EVSTATIEVA: That also did not make any sense. No American convoy had been on that road for two years. And the Americans never used old Humvees. There is also one more confusing thing Mujahid tells us. He said they only used mines and rocket launchers in the attack that day, no rifles, no AK-47s.

BOWMAN: An autopsy of Zabi was never performed. It's just not done in Afghanistan. But all we could see was a small wound on his stomach. How can that have been created by an explosive RPG, the kind of weapon that can rip apart a Humvee?

EVSTATIEVA: What the Afghan army initially said about the RPG attack wasn't adding up.

BOWMAN: We needed more answers, so I called Baryalai Helali, the spokesman at the Afghan Ministry of Defense. The phone line is hard to understand. When I pressed him, he said, you're right. He said David was killed inside the Humvee but not Zabi.

BARYALAI HELALI: And the other one who got outside the vehicle - he got shot by the Taliban.

BOWMAN: He got outside the vehicle and was shot by the Taliban.


EVSTATIEVA: So an RPG did not kill Zabi. He was shot. But who shot him? If you believe the Taliban, they say they did not use rifles.

BOWMAN: And David - remember; he had severe burns. His autopsy indicated he died of those burns and smoke inhalation.

EVSTATIEVA: And that's unusual. His body did not show any blast wounds, and his internal organs were not damaged.

BOWMAN: We reached out to several military doctors who have years of experience dealing with combat wounds. They said you can never be certain, but the autopsy is not typical of an attack by an RPG.

EVSTATIEVA: There was one more thing that did not make sense. Zabi was wearing an armored vest like all of us. How could he have been shot in the stomach wearing it, especially from such a distance?

BOWMAN: The Taliban were about a hundred yards away from our convoy, so if they attacked with an RPG, how was it that Zabi got out of the Humvee but David could not? And since David didn't have any blast injuries, what happened? What caused the burns?

EVSTATIEVA: Remember; the U.S. military had a surveillance drone above us, and they saw a Humvee on fire. We were told this footage is part of an investigation being conducted by the FBI. They investigate Americans killed overseas. But if the FBI has the footage, they wouldn't let us see it.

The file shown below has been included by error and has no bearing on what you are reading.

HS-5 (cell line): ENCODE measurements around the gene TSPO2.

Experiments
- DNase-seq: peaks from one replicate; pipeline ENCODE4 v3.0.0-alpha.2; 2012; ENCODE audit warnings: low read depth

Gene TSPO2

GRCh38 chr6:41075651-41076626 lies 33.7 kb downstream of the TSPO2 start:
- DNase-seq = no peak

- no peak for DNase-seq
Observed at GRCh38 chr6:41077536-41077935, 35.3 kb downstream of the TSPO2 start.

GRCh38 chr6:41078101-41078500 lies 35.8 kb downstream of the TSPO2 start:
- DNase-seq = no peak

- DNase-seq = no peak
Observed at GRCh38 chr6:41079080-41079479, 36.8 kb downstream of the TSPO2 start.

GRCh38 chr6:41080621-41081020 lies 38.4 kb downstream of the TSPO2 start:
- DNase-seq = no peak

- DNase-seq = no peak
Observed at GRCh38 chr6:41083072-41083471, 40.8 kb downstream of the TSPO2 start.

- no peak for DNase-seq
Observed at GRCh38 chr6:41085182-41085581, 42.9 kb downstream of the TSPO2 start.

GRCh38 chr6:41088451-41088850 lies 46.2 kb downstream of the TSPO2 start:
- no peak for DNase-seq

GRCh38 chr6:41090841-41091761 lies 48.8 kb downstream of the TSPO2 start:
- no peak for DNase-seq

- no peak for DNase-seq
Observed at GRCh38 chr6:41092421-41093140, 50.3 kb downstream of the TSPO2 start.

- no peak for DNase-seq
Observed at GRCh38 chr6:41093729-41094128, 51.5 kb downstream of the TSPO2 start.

BOWMAN: So the original story from the Afghan army of what happened doesn't hold up or the story from the Taliban, for that matter. Zabi wasn't killed by an RPG. He was shot. And David died of burns, not a blast. This wasn't a random Taliban attack. They knew we were coming or at least that Americans were coming. We were sold out.

EVSTATIEVA: We still have a lot of questions, and we might eventually get some answers. We are told David and Zabi's Humvee is still somewhere in Helmand. That may provide some clues.

BOWMAN: The Afghan military was able to retrieve both of David's cameras from the Humvee. One had pictures from earlier that day. The other one was kind of melted, but we still hope to get some images from it. Maybe his final pictures could provide us some more clues.

EVSTATIEVA: The FBI wouldn't comment, but they're still investigating. So is the Afghan National Directorate of Security, sort of like their version of the CIA.

BOWMAN: And maybe they'll help us answer the biggest question. Who sold us out? Who shot Zabi? The Taliban admits they attacked, but they say they never shot anyone. Can we believe them? There were of course other people out there with guns that day, members of the Afghan army. And it's not unusual for Afghan soldiers to actually support the Taliban, even to attack for them. These so-called green-on-blue attacks used to be common in Afghanistan, but the ministry of defense firmly denies that's what happened to us.

EVSTATIEVA: It's been a year. Tom and I haven't been back to Afghanistan since. We miss Zabi and David every day. Zabi's wife, Fauzia, has become family to me.

BOWMAN: I think about David and Zabi a lot, and it's comforting to know that some of David's ashes were scattered in a river in Afghanistan, a country he loved so much.

EVSTATIEVA: We do have an answer to the one question that brought the four of us to Afghanistan in the first place. Has the Afghan government and military brought stability to a country wrecked by 16 years of war?

BOWMAN: Absolutely not. The Taliban is still on the move. A few hundred Marines are now back in Helmand. They could be working with the same people who tipped off the Taliban that we were there. And the road to Marjah - people there say it's still not safe.


SIEGEL: NPR's Tom Bowman and Monika Evstatieva reporting on the deaths of NPR photographer David Gilkey and Afghan journalist Zabihullah Tamanna. They were killed a year ago on assignment in Afghanistan.